Hall recommends that prospective forensic scientists take an undergraduate degree in a general science, as she did, followed by a postgraduate degree in forensics. Davies agrees. "My undergraduate degree was pharmaceutical science at Kingston University," she explains. "The impression I get is that it's preferable to have an Msc to be a forensic scientist. Some people take the less academic route of joining the police force and training there which means two years' probation as a police officer first."
In fact, whilst a postgraduate degree may be the most rigorous route into forensics, it is far from essential. Some item examiners and people in analytical testing, says John Dicken, "may just have some good scientific A levels. To rise, however, they will need to have a degree and most people do these days. The minimum requirement for a court reporting officer is a 2-2 in a relevant scientific degree."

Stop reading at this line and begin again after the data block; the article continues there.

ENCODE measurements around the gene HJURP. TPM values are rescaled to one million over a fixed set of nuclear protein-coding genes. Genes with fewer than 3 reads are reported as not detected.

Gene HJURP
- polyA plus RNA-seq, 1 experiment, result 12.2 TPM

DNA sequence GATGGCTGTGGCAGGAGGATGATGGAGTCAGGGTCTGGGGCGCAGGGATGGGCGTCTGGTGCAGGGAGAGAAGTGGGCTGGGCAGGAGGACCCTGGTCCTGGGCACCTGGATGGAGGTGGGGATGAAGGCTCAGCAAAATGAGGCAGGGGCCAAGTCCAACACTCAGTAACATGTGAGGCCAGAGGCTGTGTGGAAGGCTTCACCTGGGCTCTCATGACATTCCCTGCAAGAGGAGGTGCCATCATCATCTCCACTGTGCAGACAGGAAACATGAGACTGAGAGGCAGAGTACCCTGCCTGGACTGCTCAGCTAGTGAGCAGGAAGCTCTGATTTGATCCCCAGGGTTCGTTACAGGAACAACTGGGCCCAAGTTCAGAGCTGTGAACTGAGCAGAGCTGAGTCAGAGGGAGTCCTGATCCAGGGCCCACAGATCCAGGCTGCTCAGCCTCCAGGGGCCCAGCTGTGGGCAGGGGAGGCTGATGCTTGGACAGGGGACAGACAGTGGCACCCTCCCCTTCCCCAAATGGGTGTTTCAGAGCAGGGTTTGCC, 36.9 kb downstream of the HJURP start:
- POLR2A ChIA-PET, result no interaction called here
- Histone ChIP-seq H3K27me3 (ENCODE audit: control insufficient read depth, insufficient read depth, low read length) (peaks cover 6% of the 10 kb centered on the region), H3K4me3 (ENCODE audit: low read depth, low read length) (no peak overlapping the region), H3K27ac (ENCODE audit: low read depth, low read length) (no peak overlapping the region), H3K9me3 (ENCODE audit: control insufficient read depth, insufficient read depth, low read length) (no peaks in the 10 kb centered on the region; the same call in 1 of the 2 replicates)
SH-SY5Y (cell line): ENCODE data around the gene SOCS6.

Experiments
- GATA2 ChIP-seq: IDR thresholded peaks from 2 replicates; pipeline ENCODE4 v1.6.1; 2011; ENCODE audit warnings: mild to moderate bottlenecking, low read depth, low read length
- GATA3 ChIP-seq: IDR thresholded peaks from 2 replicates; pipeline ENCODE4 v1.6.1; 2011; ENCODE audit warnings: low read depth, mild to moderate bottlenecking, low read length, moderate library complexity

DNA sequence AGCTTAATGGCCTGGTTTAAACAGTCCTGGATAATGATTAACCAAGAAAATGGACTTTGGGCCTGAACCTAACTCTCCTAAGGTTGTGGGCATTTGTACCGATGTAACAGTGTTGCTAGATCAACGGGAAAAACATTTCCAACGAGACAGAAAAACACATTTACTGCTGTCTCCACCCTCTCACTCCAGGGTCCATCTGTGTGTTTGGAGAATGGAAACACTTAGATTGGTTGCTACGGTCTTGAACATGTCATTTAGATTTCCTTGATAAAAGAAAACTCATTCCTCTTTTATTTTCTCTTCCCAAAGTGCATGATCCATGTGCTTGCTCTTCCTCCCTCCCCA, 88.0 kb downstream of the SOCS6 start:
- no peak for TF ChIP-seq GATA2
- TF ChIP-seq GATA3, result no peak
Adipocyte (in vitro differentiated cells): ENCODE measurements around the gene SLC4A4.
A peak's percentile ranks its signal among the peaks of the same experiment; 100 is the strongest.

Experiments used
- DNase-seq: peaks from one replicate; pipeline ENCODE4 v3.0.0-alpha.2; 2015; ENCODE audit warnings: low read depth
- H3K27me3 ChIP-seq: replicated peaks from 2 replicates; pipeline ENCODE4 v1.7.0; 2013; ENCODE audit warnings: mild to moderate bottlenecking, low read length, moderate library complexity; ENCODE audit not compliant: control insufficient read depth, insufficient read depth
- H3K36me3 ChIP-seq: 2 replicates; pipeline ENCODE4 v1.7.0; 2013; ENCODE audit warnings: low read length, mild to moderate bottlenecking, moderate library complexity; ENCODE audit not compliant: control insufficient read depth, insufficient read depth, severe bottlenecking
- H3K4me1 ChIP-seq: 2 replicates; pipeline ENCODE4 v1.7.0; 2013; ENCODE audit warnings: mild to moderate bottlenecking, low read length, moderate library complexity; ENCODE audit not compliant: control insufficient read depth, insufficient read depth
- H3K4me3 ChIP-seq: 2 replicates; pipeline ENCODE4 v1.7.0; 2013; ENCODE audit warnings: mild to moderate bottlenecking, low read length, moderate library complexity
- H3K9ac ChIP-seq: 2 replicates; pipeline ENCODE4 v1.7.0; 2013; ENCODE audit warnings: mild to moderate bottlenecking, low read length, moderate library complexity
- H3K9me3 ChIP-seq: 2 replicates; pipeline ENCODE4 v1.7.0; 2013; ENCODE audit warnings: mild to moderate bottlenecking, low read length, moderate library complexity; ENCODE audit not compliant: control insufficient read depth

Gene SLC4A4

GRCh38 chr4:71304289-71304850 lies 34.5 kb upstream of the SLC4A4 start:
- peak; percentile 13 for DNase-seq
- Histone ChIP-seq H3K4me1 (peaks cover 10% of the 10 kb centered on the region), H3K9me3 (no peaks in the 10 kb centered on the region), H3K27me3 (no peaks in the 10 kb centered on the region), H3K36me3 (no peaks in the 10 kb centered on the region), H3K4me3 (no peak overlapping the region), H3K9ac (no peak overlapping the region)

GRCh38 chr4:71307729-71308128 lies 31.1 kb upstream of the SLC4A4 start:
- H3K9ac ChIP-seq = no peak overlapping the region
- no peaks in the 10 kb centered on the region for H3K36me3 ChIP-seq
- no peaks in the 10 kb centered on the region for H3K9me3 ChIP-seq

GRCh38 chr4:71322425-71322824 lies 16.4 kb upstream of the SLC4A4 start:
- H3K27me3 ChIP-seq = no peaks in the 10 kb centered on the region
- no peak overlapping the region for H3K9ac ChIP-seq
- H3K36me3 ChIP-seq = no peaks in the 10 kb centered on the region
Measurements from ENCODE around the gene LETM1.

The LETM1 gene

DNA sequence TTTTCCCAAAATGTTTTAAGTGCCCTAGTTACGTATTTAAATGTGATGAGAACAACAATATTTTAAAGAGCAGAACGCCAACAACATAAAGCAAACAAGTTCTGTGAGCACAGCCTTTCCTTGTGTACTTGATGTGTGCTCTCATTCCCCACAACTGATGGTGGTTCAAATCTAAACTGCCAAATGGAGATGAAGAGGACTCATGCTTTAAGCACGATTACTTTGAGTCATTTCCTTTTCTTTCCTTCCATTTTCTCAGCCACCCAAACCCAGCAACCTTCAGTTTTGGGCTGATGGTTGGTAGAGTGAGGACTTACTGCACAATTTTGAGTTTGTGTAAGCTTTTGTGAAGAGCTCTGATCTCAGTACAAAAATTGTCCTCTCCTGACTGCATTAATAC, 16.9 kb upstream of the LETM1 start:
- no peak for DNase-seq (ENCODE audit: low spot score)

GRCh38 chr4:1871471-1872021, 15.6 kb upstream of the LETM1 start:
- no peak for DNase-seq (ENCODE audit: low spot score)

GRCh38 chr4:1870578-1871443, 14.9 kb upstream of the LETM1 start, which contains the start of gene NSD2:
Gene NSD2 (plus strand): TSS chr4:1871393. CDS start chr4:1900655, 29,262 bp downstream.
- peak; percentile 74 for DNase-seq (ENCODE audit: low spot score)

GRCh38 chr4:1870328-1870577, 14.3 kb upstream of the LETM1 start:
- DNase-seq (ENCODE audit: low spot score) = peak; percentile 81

Emma Durkin decided not to take a postgraduate degree. "I have an undergraduate degree in applied and human biology from Aston University in Birmingham," she explains. "I started as a temp in a DNA unit in Birmingham, genotyping people's DNA samples to put on the national DNA database. Then I applied to train as a forensic reporting officer in March 2003, I was one of the youngest in my training group and I did the training very quickly."
For the keenest young Quincy, there are now undergraduate degrees in forensics, too. Professor Hilary Evans is director of the school of biomolecular science at Liverpool John Moores university, which has offered a Bsc in forensic science for the past six years. "Most of our students take a sandwich year in industry, so when they graduate they're in demand," she says. "We ought to start a raffle to auction our graduates, they're so popular!"
But, she warns, "There isn't a gold standard for undergraduate forensic science degrees like other scientific disciplines. Because the degree is new, the content is not well defined from university to university.
"We teach science, but with a view to its uses in forensics. One or two institutions lack the capacity to teach science as rigorously as they should, so students should check the degree has the breadth they need."